Lost Command (Les Centurions) (1966): Mark Robson’s War Film, starring Anthony Quinn, Alain Delon, George Segal, Michèle Morgan

Mark Robson directed Lost Command (Les Centurions), a war film about the story of French paratroopers battling in French Indochina and French Algeria, based on Jean Lartéguy’s best-selling 1960 novel, “The Centurions.”

The international cast included Anthony Quinn, Alain Delon, George Segal, Michèle Morgan, Maurice Ronet and Claudia Cardinale.

Set at the end of the 1954 Battle of Dien Bien Phu, the tale centers on a weakened French garrison as it is awaiting last assault by communist Việt Minh troops.

The garrison commander, Basque Lt. Col. Pierre-Noel Raspeguy (Anthony Quinn), has called central headquarters for reinforcement. Among Raspeguy’s friends are military historian Captain Phillipe Esclavier (Alain Delon), Indochina-born Captain Boisfeures (Maurice Ronet), surgeon Captain Dia (Gordon Heath) and Lt Ben Mahidi (George Segal), an Algerian-born paratrooper who turns down a Việt Minh leader’s (Burt Kwouk) offer for preferential treatment because he is an Arab.

Raspeguy’s leadership keeps the men together in their captivity, but when released after treaty between the Việt Minh and France, Raspeguy leads his men in demolishing a delousing station they see as a humiliation.

In the last scene, promoted to general, he is shown receiving a medal, while outside the compound, Esclavier, who has left the army in disgust, laughs when he sees a child painting a pro-independence slogan on the wall.

Mark Robson bought the novel’s film rights for his Red Lion company in March 1963. The screenplay was written by Nelson Gidding, who had previously adapted Nine Hours to Rama for Robson.

In 1963 Robson also bought the rights to Larteguy’s “The Praetorians,” a follow-up to The Centurions; however, the film was never made.

Of Similar Interest

Quinn’s character is loosely based on Marcel Bigeard, the actual commander in French Indochina, who led the unit that was the predecessor to the 6th Marine Infantry Parachute Regiment (the 6th Colonial Parachute Battalion). Bigeard later commanded the 3rd Colonial Parachute Regiment in French Algeria.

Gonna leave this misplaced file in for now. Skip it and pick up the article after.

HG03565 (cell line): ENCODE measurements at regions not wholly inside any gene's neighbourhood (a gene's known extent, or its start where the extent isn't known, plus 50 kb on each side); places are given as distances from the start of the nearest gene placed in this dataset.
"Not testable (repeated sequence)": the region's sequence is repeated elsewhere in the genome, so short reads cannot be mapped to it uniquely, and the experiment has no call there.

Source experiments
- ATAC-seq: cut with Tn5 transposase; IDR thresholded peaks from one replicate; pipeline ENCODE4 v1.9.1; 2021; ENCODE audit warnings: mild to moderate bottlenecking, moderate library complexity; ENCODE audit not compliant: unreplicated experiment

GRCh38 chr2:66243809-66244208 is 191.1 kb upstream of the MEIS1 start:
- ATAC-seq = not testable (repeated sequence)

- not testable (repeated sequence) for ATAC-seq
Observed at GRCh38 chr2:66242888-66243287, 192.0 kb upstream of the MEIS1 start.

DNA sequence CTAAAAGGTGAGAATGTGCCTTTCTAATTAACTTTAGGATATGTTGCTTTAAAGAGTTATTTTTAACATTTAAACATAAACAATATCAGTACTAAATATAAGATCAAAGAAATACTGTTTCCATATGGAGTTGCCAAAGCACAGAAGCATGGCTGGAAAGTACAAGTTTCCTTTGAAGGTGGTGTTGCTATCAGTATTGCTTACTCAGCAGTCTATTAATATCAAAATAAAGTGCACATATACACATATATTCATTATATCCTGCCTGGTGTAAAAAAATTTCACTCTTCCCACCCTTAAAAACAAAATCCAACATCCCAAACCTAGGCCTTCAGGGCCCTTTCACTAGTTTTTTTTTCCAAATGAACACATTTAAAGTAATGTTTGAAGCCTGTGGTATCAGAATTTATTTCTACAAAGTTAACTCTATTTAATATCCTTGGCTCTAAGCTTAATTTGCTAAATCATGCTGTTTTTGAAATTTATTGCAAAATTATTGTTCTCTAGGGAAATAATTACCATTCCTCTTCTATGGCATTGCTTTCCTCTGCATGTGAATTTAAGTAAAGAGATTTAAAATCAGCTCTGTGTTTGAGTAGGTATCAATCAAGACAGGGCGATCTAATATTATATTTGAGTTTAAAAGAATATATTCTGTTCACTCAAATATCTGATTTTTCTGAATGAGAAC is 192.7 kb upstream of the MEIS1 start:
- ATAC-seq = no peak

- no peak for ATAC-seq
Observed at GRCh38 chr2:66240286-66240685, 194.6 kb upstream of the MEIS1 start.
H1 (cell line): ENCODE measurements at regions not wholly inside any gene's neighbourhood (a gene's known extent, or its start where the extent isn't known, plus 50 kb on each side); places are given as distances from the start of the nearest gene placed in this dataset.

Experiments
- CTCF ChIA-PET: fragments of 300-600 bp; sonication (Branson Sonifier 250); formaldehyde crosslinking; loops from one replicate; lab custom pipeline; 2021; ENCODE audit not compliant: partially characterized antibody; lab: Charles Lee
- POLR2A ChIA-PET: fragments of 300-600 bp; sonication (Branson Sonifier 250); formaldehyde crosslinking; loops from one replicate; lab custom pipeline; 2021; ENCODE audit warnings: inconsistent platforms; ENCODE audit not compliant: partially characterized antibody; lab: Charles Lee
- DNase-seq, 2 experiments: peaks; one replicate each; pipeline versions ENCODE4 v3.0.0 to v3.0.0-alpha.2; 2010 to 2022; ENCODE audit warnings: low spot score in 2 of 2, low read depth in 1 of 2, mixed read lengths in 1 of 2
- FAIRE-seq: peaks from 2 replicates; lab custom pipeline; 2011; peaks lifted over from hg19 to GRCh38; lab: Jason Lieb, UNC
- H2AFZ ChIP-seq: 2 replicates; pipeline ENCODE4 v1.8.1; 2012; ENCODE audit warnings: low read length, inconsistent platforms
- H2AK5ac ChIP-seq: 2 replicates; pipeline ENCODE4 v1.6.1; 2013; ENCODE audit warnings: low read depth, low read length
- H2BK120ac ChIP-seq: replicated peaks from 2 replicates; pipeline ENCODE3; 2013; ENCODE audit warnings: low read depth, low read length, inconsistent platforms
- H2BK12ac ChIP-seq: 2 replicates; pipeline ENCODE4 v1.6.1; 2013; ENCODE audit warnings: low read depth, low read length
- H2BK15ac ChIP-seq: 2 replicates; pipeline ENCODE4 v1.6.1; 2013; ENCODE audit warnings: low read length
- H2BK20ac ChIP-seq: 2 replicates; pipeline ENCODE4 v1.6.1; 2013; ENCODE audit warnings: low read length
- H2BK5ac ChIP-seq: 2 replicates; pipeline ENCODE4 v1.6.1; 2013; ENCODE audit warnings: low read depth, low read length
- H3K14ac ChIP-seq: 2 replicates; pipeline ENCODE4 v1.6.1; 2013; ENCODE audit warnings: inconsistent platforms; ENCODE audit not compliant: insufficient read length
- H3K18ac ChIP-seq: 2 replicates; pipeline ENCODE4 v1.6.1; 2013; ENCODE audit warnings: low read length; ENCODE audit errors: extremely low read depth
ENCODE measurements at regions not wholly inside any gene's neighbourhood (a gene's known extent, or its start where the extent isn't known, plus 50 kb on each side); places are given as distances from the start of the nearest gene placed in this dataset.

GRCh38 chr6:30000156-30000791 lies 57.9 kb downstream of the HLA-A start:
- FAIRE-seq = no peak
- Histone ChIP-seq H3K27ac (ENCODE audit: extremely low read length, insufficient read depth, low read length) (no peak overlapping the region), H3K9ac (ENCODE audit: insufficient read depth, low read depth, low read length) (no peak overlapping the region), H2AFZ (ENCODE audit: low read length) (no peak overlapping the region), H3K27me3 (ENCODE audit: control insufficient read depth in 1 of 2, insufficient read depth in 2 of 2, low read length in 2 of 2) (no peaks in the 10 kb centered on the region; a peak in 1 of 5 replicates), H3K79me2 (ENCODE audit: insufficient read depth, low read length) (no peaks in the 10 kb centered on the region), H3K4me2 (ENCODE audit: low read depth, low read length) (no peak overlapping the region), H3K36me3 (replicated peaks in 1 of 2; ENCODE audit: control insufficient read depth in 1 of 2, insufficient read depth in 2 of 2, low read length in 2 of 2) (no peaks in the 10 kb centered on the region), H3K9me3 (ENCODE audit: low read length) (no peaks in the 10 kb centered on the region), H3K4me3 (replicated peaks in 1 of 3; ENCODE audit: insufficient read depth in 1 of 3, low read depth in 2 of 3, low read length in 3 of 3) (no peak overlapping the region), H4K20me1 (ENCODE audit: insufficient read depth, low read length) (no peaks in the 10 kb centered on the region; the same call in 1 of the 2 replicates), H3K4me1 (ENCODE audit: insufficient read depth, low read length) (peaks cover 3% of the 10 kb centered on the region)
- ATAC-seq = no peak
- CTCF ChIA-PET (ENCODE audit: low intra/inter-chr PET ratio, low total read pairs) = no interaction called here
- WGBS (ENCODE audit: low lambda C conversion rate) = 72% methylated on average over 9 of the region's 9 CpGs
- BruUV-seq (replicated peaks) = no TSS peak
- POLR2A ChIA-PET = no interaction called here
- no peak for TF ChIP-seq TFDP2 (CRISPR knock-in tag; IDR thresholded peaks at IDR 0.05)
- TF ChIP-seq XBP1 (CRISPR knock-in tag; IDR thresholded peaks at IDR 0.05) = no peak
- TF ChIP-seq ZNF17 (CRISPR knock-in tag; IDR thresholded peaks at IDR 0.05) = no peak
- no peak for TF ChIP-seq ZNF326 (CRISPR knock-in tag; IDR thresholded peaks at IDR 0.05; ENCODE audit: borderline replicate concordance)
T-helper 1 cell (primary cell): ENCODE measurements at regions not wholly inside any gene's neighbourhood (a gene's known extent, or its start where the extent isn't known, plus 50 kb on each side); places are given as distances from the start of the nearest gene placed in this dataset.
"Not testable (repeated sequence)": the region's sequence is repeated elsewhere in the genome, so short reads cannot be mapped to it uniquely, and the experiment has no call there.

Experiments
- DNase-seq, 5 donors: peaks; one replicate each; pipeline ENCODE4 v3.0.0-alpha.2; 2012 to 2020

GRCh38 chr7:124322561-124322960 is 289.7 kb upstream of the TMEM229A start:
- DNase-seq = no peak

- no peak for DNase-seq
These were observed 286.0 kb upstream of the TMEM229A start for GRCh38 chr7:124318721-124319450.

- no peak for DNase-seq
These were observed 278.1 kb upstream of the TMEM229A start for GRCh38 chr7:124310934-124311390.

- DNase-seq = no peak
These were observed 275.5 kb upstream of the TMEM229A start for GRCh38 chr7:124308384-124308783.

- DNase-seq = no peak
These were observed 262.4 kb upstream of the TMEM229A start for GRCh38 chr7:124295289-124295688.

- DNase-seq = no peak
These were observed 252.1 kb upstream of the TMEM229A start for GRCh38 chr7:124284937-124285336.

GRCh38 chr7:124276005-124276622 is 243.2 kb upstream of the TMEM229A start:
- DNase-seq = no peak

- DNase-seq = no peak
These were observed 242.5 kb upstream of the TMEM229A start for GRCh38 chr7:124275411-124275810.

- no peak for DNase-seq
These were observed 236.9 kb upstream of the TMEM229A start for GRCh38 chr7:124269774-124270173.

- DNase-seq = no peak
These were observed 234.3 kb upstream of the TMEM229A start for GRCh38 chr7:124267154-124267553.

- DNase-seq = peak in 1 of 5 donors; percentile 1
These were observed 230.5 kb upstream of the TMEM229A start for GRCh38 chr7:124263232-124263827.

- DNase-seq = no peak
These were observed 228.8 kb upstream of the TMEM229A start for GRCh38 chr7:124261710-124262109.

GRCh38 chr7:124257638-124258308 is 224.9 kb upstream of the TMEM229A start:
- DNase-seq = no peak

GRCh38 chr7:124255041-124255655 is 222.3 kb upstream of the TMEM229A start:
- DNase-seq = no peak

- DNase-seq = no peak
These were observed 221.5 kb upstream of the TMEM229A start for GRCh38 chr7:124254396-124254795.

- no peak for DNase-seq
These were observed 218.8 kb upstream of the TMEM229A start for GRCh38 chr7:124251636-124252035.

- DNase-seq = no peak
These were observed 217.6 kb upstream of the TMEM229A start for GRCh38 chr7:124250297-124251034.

The film was shot on location in Spain. Technical support was provided by Commandant René Lepage, who had served in the 6th Marine Infantry Parachute Regiment of the French Army.

Despite the novel’s success, the release of another film called The Centurians led to the film’s title being changed.

It premièred in the U.S. in May 1966, and was released in France a few months later.

The film was not particularly popular in the U.S., earning rentals of $1,150,000. However, it was the fifth most popular movie in France, after La Grande Vadrouille, Dr Zhivago, Is Paris Burning? and A Fistful of Dollars.


The Battle of Algiers, a 1966 Italian docudrama on the Algerian War

Chronicle of the Years of Fire, a 1975 Algerian drama historical film directed by Mohammed Lakhdar-Hamina. It depicts the Algerian War of Independence as seen through the eyes of a peasant.

Lion of the Desert, a movie about Omar Mukhtar’s Libyan resistance against Italian occupation.

Anthony Quinn as Lieut. Colonel Pierre Raspeguy
Alain Delon as Captain Phillipe Esclavier
George Segal as Lieut. Mahidi
Michèle Morgan as Countess Natalie de Clairefons
Maurice Ronet as Captain Boisfeuras
Claudia Cardinale as Aicha
Grégoire Aslan as Doctor Ali Ben Saad
Jean Servais as General Melies
Maurice Sarfati as Merle
Jean-Claude Bercq as Orsini


TCM showed the movie on August 31 as part of tribute to Alain Delon.